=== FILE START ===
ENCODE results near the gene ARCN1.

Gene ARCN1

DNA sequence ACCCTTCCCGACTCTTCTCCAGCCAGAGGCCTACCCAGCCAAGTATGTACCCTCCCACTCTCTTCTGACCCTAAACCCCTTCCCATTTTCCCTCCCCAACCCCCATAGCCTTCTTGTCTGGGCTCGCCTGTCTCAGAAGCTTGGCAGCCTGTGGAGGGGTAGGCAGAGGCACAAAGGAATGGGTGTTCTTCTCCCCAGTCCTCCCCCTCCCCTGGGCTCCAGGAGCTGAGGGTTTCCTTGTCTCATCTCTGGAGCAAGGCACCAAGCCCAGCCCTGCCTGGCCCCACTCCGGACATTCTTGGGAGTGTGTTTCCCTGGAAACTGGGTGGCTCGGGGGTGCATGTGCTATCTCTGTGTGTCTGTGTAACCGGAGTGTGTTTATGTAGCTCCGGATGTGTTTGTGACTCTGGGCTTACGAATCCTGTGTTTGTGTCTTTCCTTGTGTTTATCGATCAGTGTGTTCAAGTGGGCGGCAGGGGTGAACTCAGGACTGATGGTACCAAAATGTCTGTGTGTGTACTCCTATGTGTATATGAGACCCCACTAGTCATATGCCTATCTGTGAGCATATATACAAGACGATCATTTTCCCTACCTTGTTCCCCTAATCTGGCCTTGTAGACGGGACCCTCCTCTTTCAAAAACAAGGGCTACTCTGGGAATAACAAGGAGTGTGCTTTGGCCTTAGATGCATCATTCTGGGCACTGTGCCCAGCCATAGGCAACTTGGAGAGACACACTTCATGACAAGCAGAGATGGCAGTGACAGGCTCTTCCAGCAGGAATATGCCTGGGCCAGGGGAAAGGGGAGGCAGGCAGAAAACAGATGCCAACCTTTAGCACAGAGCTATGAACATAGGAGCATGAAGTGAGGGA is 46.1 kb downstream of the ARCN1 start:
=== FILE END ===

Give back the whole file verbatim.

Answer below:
ENCODE results near the gene ARCN1.

Gene ARCN1

DNA sequence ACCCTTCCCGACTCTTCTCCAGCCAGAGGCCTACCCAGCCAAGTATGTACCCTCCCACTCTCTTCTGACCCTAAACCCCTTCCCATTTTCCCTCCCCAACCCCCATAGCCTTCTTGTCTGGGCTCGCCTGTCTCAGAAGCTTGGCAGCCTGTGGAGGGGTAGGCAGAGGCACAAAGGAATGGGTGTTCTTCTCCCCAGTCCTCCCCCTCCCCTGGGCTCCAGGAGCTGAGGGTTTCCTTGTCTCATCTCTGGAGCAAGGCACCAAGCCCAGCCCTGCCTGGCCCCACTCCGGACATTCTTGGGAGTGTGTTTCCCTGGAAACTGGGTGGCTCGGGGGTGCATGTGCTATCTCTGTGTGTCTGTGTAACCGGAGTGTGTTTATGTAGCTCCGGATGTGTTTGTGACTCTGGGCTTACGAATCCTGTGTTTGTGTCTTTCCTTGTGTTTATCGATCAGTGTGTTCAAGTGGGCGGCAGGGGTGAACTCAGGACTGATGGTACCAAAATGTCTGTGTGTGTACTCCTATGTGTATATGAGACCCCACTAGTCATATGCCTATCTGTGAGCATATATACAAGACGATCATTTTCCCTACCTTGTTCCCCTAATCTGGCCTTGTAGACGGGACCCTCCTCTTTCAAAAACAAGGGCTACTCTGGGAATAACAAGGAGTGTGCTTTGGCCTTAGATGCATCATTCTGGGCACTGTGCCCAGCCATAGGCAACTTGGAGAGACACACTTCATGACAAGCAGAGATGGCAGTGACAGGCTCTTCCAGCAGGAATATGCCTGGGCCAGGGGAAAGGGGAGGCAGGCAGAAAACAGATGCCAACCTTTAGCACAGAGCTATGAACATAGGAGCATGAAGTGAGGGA is 46.1 kb downstream of the ARCN1 start: